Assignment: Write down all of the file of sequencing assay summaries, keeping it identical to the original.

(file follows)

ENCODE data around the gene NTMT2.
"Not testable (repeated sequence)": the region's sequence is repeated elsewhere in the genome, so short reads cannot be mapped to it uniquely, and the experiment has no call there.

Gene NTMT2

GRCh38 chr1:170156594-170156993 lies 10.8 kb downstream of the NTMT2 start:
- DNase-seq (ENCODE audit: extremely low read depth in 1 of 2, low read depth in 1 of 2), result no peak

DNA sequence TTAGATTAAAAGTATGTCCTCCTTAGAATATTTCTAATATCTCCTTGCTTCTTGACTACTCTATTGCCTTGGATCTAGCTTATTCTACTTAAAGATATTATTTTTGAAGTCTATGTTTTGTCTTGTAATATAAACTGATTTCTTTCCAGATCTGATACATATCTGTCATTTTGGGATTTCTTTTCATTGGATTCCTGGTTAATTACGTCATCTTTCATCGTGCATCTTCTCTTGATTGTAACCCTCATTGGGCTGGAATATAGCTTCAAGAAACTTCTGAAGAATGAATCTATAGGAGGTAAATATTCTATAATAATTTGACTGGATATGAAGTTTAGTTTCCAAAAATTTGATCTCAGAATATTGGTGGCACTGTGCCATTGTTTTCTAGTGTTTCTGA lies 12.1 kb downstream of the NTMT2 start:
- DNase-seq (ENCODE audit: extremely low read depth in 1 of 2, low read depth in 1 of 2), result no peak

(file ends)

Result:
ENCODE data around the gene NTMT2.
"Not testable (repeated sequence)": the region's sequence is repeated elsewhere in the genome, so short reads cannot be mapped to it uniquely, and the experiment has no call there.

Gene NTMT2

GRCh38 chr1:170156594-170156993 lies 10.8 kb downstream of the NTMT2 start:
- DNase-seq (ENCODE audit: extremely low read depth in 1 of 2, low read depth in 1 of 2), result no peak

DNA sequence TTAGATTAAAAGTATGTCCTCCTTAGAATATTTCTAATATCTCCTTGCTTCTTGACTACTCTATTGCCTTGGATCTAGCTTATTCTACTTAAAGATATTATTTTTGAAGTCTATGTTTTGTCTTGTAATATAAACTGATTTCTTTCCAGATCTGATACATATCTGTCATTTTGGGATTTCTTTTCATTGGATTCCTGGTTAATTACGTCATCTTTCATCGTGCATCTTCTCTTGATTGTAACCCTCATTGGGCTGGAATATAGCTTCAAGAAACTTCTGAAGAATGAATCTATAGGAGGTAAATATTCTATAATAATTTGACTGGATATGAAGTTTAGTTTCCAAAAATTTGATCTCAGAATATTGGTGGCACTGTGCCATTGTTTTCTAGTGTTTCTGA lies 12.1 kb downstream of the NTMT2 start:
- DNase-seq (ENCODE audit: extremely low read depth in 1 of 2, low read depth in 1 of 2), result no peak